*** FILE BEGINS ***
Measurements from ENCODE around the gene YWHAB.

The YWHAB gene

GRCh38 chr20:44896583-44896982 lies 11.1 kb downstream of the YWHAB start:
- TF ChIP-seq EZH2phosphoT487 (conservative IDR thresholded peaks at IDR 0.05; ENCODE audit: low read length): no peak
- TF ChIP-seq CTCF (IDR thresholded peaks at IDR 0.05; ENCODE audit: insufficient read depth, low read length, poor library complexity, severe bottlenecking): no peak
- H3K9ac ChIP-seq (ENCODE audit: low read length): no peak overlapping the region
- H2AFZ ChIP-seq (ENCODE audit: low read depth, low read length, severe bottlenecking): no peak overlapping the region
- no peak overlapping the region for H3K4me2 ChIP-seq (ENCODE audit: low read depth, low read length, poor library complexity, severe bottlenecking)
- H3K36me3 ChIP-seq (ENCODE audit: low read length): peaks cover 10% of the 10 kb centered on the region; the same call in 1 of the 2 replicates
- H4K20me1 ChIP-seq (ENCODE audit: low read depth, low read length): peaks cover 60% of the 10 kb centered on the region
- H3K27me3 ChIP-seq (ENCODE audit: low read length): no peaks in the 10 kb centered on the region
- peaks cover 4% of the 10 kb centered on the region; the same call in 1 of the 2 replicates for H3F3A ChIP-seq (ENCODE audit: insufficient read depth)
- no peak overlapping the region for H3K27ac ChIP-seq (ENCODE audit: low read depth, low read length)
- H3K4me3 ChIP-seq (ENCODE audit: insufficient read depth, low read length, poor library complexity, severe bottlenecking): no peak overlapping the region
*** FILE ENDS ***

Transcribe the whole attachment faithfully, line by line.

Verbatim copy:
Measurements from ENCODE around the gene YWHAB.

The YWHAB gene

GRCh38 chr20:44896583-44896982 lies 11.1 kb downstream of the YWHAB start:
- TF ChIP-seq EZH2phosphoT487 (conservative IDR thresholded peaks at IDR 0.05; ENCODE audit: low read length): no peak
- TF ChIP-seq CTCF (IDR thresholded peaks at IDR 0.05; ENCODE audit: insufficient read depth, low read length, poor library complexity, severe bottlenecking): no peak
- H3K9ac ChIP-seq (ENCODE audit: low read length): no peak overlapping the region
- H2AFZ ChIP-seq (ENCODE audit: low read depth, low read length, severe bottlenecking): no peak overlapping the region
- no peak overlapping the region for H3K4me2 ChIP-seq (ENCODE audit: low read depth, low read length, poor library complexity, severe bottlenecking)
- H3K36me3 ChIP-seq (ENCODE audit: low read length): peaks cover 10% of the 10 kb centered on the region; the same call in 1 of the 2 replicates
- H4K20me1 ChIP-seq (ENCODE audit: low read depth, low read length): peaks cover 60% of the 10 kb centered on the region
- H3K27me3 ChIP-seq (ENCODE audit: low read length): no peaks in the 10 kb centered on the region
- peaks cover 4% of the 10 kb centered on the region; the same call in 1 of the 2 replicates for H3F3A ChIP-seq (ENCODE audit: insufficient read depth)
- no peak overlapping the region for H3K27ac ChIP-seq (ENCODE audit: low read depth, low read length)
- H3K4me3 ChIP-seq (ENCODE audit: insufficient read depth, low read length, poor library complexity, severe bottlenecking): no peak overlapping the region